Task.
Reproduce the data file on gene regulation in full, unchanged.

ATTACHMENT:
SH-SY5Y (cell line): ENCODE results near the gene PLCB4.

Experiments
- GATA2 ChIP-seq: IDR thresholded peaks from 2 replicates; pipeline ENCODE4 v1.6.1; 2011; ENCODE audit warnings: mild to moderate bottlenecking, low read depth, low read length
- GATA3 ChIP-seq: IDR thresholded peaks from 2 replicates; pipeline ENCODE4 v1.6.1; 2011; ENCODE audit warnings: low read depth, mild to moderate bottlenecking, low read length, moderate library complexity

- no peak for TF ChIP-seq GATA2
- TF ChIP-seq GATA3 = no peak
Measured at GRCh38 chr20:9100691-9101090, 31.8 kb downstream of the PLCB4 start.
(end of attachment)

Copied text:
SH-SY5Y (cell line): ENCODE results near the gene PLCB4.

Experiments
- GATA2 ChIP-seq: IDR thresholded peaks from 2 replicates; pipeline ENCODE4 v1.6.1; 2011; ENCODE audit warnings: mild to moderate bottlenecking, low read depth, low read length
- GATA3 ChIP-seq: IDR thresholded peaks from 2 replicates; pipeline ENCODE4 v1.6.1; 2011; ENCODE audit warnings: low read depth, mild to moderate bottlenecking, low read length, moderate library complexity

- no peak for TF ChIP-seq GATA2
- TF ChIP-seq GATA3 = no peak
Measured at GRCh38 chr20:9100691-9101090, 31.8 kb downstream of the PLCB4 start.